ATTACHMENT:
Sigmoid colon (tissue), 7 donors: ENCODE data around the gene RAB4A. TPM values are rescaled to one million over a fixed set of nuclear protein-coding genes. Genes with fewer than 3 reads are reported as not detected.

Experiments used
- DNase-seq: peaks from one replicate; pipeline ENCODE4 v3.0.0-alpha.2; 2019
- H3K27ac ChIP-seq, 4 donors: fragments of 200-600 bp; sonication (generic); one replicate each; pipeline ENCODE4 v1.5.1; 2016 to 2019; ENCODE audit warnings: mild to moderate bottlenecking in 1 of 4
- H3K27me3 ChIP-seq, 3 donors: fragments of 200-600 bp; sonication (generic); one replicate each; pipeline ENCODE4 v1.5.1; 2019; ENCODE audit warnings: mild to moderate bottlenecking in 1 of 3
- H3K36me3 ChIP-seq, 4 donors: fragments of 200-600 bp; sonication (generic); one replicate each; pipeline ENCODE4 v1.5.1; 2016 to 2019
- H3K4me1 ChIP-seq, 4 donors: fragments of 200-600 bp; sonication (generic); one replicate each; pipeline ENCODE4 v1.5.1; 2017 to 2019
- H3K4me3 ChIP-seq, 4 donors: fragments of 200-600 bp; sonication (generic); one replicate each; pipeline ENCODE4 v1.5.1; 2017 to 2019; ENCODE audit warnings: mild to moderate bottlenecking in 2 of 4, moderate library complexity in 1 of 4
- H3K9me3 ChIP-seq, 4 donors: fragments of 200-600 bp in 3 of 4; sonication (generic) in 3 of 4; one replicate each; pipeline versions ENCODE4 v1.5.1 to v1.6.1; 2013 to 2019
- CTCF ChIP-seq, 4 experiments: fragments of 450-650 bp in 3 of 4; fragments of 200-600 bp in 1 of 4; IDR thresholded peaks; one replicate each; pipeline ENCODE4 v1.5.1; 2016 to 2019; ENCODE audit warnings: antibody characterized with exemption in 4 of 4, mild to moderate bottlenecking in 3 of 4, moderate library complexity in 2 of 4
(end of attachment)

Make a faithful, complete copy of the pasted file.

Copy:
Sigmoid colon (tissue), 7 donors: ENCODE data around the gene RAB4A. TPM values are rescaled to one million over a fixed set of nuclear protein-coding genes. Genes with fewer than 3 reads are reported as not detected.

Experiments used
- DNase-seq: peaks from one replicate; pipeline ENCODE4 v3.0.0-alpha.2; 2019
- H3K27ac ChIP-seq, 4 donors: fragments of 200-600 bp; sonication (generic); one replicate each; pipeline ENCODE4 v1.5.1; 2016 to 2019; ENCODE audit warnings: mild to moderate bottlenecking in 1 of 4
- H3K27me3 ChIP-seq, 3 donors: fragments of 200-600 bp; sonication (generic); one replicate each; pipeline ENCODE4 v1.5.1; 2019; ENCODE audit warnings: mild to moderate bottlenecking in 1 of 3
- H3K36me3 ChIP-seq, 4 donors: fragments of 200-600 bp; sonication (generic); one replicate each; pipeline ENCODE4 v1.5.1; 2016 to 2019
- H3K4me1 ChIP-seq, 4 donors: fragments of 200-600 bp; sonication (generic); one replicate each; pipeline ENCODE4 v1.5.1; 2017 to 2019
- H3K4me3 ChIP-seq, 4 donors: fragments of 200-600 bp; sonication (generic); one replicate each; pipeline ENCODE4 v1.5.1; 2017 to 2019; ENCODE audit warnings: mild to moderate bottlenecking in 2 of 4, moderate library complexity in 1 of 4
- H3K9me3 ChIP-seq, 4 donors: fragments of 200-600 bp in 3 of 4; sonication (generic) in 3 of 4; one replicate each; pipeline versions ENCODE4 v1.5.1 to v1.6.1; 2013 to 2019
- CTCF ChIP-seq, 4 experiments: fragments of 450-650 bp in 3 of 4; fragments of 200-600 bp in 1 of 4; IDR thresholded peaks; one replicate each; pipeline ENCODE4 v1.5.1; 2016 to 2019; ENCODE audit warnings: antibody characterized with exemption in 4 of 4, mild to moderate bottlenecking in 3 of 4, moderate library complexity in 2 of 4